EDITORIALS: New York Times: "An Indefensible Punishment"

The lead editorial in the New York Times on September 26 called for an end to the death penalty because, the editors said, it cannot be made to comply with the U.S. Constitution.  The editoral reviewed the 35-year history since the death penalty was reinstated in 1976 and concluded, "The death penalty is grotesque and immoral and should be repealed."  The paper pointed to the recent case of Troy Davis, who was executed on September 21 in Georgia, and to the continuing arbitrariness in the way the death penalty is applied.  It also highlighted the ongoing problems of racial bias, the risk of executing the innocent, and the poor quality of representation in capital cases. The death penalty, they said, is driven by political misuse: "Politics ... permeates the death penalty, adding to chances of arbitrary administration. Most prosecutors in jurisdictions with the penalty are elected and control the decision to seek the punishment. Within the same state, differing politics from county to county have led to huge disparities in use of the penalty, when the crime rates and demographics were similar."  Citing statistics from DPIC's List of Exonerations, the editorial noted, "Under this horrifying system, 17 innocent people sentenced to death have been exonerated and released based on DNA evidence, and 112 other people based on other evidence. All but a few developed nations have abolished the death penalty," and concluded,  "It is time Americans acknowledged that the death penalty cannot be made to comply with the Constitution and is in every way indefensible."  Read full op-ed below.

An Indefensible Punishment

When the Supreme Court reinstituted the death penalty 35 years ago, it did so provisionally. Since then, it has sought to articulate legal standards for states to follow that would ensure the fair administration of capital punishment and avoid the arbitrariness and discrimination that had led it to strike down all state death penalty statutes in 1972.

As the unconscionable execution of Troy Davis in Georgia last week underscores, the court has failed because it is impossible to succeed at this task. The death penalty is grotesque and immoral and should be repealed.

The court’s 1976 framework for administering the death penalty, balancing aggravating factors like the cruelty of the crime against mitigating ones like the defendant’s lack of a prior criminal record, came from the American Law Institute, the nonpartisan group of judges, lawyers and law professors. In 2009, after a review of decades of executions, the group concluded that the system could not be fixed and abandoned trying.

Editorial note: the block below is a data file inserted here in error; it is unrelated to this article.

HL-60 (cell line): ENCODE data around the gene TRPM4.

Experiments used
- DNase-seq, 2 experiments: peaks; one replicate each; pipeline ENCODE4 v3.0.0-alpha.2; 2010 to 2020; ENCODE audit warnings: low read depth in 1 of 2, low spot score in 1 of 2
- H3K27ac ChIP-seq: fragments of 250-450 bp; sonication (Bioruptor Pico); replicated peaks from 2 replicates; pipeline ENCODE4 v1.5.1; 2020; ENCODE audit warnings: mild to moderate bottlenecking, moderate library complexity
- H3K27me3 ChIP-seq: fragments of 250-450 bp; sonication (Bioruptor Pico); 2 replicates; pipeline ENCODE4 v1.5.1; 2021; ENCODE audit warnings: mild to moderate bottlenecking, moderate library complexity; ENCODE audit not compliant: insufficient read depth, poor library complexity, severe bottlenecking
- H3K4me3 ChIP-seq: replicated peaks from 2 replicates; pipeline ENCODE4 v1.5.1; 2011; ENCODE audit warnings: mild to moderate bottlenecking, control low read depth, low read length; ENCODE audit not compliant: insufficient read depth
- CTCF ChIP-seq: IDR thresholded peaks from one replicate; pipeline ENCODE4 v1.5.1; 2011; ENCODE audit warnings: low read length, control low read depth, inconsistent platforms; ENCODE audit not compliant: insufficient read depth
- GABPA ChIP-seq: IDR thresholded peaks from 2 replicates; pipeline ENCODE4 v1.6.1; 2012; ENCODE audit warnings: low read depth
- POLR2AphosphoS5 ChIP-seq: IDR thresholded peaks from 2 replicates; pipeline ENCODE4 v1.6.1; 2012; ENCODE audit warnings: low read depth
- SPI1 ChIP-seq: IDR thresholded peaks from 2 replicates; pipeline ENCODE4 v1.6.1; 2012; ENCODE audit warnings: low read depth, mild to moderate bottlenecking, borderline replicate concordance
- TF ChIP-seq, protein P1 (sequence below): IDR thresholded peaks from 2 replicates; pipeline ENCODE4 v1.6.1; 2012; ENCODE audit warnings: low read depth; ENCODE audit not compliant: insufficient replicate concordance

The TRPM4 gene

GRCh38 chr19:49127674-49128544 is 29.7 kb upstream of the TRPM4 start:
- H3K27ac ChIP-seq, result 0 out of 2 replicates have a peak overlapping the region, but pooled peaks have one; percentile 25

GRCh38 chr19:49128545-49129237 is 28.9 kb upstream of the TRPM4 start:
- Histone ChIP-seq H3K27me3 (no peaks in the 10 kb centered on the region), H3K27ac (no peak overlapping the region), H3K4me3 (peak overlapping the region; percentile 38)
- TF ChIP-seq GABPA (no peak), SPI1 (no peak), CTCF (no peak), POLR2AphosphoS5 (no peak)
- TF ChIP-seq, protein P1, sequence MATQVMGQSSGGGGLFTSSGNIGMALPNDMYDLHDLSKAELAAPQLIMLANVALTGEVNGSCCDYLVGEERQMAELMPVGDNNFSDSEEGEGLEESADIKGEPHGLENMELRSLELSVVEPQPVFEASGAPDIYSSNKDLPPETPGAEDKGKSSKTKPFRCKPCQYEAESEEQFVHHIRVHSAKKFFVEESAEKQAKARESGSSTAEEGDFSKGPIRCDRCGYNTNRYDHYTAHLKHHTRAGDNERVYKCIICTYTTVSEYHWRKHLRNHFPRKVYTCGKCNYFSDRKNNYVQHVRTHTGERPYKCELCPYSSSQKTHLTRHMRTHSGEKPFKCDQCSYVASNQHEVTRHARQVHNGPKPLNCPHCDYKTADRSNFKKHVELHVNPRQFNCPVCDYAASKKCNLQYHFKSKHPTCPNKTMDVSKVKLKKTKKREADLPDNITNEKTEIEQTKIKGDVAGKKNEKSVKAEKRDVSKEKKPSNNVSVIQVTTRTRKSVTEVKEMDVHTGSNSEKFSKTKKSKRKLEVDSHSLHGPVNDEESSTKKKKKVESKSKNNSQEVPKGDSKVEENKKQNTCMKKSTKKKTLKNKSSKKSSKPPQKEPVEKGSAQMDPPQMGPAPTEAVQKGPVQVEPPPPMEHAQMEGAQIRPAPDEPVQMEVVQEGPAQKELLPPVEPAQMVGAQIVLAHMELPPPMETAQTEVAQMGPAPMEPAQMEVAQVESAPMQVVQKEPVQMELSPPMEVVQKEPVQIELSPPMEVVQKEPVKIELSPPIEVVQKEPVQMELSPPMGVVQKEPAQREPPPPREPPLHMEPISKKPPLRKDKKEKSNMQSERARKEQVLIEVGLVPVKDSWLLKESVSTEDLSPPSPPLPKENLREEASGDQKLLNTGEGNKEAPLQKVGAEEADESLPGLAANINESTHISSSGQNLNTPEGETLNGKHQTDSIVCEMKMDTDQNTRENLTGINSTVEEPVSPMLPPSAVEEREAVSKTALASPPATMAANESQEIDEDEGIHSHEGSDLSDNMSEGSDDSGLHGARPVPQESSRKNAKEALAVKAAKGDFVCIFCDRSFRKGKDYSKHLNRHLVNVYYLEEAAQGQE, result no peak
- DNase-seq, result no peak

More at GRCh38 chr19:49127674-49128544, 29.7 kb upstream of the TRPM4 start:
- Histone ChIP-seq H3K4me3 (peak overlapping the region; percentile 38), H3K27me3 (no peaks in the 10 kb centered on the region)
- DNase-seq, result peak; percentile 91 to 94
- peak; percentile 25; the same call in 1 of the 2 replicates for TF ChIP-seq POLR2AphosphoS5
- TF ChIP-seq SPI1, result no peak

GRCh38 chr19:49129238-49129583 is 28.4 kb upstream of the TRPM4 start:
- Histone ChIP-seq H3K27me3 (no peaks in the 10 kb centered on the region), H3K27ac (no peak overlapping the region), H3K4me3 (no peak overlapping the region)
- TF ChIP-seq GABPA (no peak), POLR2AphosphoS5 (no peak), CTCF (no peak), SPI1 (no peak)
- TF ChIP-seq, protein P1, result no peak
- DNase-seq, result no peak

Sentencing people to death without taking account of aggravating and mitigating circumstances leads to arbitrary results. Yet, the review found, so does considering such circumstances because it requires jurors to weigh competing factors and makes sentencing vulnerable to their biases.

Those biases are driven by race, class and politics, which influence all aspects of American life. As a result, they have made discrimination and arbitrariness the hallmarks of the death penalty in this country.

For example, two-thirds of all those sentenced to death since 1976 have been in five Southern states where “vigilante values” persist, according to the legal scholar Franklin Zimring. Racism continues to infect the system, as study after study has found in the past three decades.

The problems go on: Many defendants in capital cases are too poor to afford legal counsel. Many of the lawyers assigned to represent them are poorly equipped for the job. A major study done for the Senate Judiciary Committee found that “egregiously incompetent defense lawyering” accounted for about two-fifths of the errors in capital cases. Apart from the issue of counsel, these cases are more expensive at every stage of the criminal process than noncapital cases.

Politics also permeates the death penalty, adding to chances of arbitrary administration. Most prosecutors in jurisdictions with the penalty are elected and control the decision to seek the punishment. Within the same state, differing politics from county to county have led to huge disparities in use of the penalty, when the crime rates and demographics were similar. This has been true in Pennsylvania, Georgia, Texas and many other states.

So far, under this horrifying system, 17 innocent people sentenced to death have been exonerated and released based on DNA evidence, and 112 other people based on other evidence. All but a few developed nations have abolished the death penalty. It is time Americans acknowledged that the death penalty cannot be made to comply with the Constitution and is in every way indefensible.

("An Indefensible Punishment," New York Times, September 26, 2011).  See Arbitrariness and Race.  Read more Editorials on the death penalty.  For a similar analysis of the 35-year history of the modern death penalty, see DPIC's report, "Struck by Lightning: The Continuing Arbitrariness of the Death Penalty Thirty-Five Years After Its Reinstatement in 1976."